Traveling has taught me that, on this lovely planet, every person that you meet is unique. They have their own thoughts, their own words, their own tastes and ideas. They don’t dress the same, they don’t eat the same, they don’t believe the same either. Traveling has also taught me that, on this glorious planet, every person that you meet is the same. They all know passion, curiosity and love. They all feel fear, despair and pain. Most of all, they all believe in being human.
Human stories are something I really want to work on. Especially on multiculturalism. Multiculturalism is at the center of many people’s lives, and my friend Shina is part of this huge global family. Born Iranian, she and her family left Iran for Australia after she graduated high school. When you quickly think about it, those are two opposite nations but even in those drastically different environments, life is about the similarities.
“To be honest the more I get to know people from different backgrounds and countries I realize how we all have more things in common. I see more similarities than differences. Though in some countries people are more open to accept those differences and in some places they can’t be flexible enough to do so. Also the more you experience new cultures I guess the more you can be welcoming and compromising toward any kind of people.”
That’s it, when you do open your heart to your neighbor, something fabulous called ‘tolerance’ starts appearing. Because ignorance simply cannot help you look further. I’ve heard a lot of people talk about things they’ve never seen, nor did they tried to learn about it. And these are some of the worst moments in a day.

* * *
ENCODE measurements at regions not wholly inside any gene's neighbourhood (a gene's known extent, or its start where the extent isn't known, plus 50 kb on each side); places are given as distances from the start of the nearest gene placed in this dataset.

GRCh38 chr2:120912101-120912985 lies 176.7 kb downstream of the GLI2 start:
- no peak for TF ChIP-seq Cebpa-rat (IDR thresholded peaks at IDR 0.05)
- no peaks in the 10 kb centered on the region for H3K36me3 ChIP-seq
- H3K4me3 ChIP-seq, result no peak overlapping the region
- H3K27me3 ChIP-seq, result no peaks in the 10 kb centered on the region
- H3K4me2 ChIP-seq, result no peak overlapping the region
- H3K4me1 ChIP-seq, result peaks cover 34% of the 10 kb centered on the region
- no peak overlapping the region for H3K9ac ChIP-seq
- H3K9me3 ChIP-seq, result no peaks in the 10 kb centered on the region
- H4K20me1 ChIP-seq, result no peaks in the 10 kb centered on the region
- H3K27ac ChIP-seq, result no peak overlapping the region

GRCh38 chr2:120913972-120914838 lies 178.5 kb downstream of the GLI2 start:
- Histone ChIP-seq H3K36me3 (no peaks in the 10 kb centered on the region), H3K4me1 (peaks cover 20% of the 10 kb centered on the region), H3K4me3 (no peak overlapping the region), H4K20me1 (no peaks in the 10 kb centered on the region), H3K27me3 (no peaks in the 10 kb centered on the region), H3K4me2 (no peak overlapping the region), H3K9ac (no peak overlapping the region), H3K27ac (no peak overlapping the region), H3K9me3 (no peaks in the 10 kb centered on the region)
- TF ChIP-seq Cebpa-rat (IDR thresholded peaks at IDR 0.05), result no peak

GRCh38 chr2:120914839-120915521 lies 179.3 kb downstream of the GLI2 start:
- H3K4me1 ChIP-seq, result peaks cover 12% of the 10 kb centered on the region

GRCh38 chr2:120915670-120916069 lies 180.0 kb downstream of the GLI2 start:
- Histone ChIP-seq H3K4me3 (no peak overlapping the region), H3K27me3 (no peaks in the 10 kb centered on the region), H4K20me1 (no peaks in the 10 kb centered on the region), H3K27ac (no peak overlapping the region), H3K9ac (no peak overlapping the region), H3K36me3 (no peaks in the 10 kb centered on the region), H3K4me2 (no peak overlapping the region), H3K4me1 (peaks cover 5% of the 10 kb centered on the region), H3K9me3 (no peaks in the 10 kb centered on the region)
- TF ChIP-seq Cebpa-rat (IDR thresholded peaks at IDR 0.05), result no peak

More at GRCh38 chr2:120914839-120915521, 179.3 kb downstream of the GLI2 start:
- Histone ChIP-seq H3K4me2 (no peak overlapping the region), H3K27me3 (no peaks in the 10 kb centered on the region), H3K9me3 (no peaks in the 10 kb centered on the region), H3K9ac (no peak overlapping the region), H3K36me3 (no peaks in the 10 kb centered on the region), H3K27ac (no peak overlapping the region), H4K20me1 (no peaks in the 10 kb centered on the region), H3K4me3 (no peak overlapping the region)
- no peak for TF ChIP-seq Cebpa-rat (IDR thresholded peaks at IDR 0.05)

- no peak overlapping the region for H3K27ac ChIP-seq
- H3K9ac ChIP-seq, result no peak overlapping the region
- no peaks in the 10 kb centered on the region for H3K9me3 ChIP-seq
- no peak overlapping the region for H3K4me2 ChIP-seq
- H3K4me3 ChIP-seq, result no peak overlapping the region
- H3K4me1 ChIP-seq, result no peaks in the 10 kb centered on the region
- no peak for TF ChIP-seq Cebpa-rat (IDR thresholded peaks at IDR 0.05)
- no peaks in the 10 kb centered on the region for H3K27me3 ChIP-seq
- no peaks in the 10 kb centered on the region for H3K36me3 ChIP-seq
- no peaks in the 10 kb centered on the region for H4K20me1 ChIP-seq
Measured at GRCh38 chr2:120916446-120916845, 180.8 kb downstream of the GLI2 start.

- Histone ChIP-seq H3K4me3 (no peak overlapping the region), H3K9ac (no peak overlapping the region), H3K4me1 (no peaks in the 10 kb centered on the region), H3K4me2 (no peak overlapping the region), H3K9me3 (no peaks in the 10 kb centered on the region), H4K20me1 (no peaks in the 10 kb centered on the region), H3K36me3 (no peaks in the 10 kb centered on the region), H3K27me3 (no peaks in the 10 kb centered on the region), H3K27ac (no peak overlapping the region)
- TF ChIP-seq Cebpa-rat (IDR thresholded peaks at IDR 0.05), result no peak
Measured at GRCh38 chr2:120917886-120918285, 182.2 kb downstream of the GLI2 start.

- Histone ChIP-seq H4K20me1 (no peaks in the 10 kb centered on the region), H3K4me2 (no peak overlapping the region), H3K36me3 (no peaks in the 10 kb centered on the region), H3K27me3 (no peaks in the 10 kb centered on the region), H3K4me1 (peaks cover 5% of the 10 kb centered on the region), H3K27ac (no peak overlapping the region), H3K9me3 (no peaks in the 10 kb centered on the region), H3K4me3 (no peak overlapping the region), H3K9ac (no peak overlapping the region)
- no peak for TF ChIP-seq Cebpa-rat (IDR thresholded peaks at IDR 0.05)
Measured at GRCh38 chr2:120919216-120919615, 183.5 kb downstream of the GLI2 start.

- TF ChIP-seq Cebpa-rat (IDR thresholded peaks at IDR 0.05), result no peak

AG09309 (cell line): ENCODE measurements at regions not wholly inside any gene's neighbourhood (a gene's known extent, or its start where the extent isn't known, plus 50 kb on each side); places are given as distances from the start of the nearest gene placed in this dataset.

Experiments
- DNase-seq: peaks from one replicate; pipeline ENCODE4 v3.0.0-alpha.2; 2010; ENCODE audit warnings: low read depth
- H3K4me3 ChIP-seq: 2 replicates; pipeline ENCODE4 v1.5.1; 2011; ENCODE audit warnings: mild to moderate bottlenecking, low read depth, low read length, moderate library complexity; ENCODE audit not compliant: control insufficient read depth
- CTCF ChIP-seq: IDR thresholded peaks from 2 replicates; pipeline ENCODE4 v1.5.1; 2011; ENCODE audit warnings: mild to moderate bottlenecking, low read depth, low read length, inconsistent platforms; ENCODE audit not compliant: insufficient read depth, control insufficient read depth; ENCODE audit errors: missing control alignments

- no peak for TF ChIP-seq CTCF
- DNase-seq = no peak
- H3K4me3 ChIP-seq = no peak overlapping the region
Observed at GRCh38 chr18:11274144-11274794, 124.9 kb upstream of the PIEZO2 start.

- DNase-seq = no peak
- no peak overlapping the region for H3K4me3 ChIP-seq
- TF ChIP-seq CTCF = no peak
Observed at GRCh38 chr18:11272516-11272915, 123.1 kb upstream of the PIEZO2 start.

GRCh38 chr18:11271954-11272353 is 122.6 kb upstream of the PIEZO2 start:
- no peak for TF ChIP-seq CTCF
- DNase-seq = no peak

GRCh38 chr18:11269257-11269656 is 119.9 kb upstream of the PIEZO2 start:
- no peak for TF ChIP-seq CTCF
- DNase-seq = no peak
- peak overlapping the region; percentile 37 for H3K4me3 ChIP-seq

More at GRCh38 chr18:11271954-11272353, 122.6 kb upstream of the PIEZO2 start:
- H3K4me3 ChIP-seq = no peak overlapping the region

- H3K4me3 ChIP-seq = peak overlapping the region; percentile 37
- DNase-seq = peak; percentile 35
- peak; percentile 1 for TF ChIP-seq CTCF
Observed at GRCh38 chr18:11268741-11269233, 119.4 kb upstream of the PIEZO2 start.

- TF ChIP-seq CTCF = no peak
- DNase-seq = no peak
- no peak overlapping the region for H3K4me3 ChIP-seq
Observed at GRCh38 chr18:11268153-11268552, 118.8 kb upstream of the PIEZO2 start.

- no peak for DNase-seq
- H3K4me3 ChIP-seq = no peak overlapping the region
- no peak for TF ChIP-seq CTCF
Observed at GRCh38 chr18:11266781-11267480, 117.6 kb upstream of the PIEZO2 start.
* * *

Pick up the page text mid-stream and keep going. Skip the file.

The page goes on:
Multiculturalism, once again, created a huge debate in France after the Paris attacks on November 13th. The government was willing to vote a bill that would allow them to deprive bi-national folks of their French nationality should they be suspected of any kind of violence or crime against the Nation. The main reason the government evocates is that some of the terrorists enjoyed the benefits of having two passports. However, wouldn’t the bill (which would have implied a Constitution revision) be detrimental to all the non-terrorist bi-national French dudes out there (i.e 99.999999% of beneficiaries)? The problem, and the defensive arguments in favor of this bill, lay in the fact that in France and in other countries, being raised within two different cultures is still seen as a problem, because people don’t know what it means: “Sometimes when I tell people that I’m Persian, they don’t know where am I referring to and that is sad to see most of the people don’t know about Iranian roots.” Hence incorporating one’s country’s customs into one’s life outside of the said country can be difficult today. But Shina stays positive on this matter and incorporates her own heritage into daily life.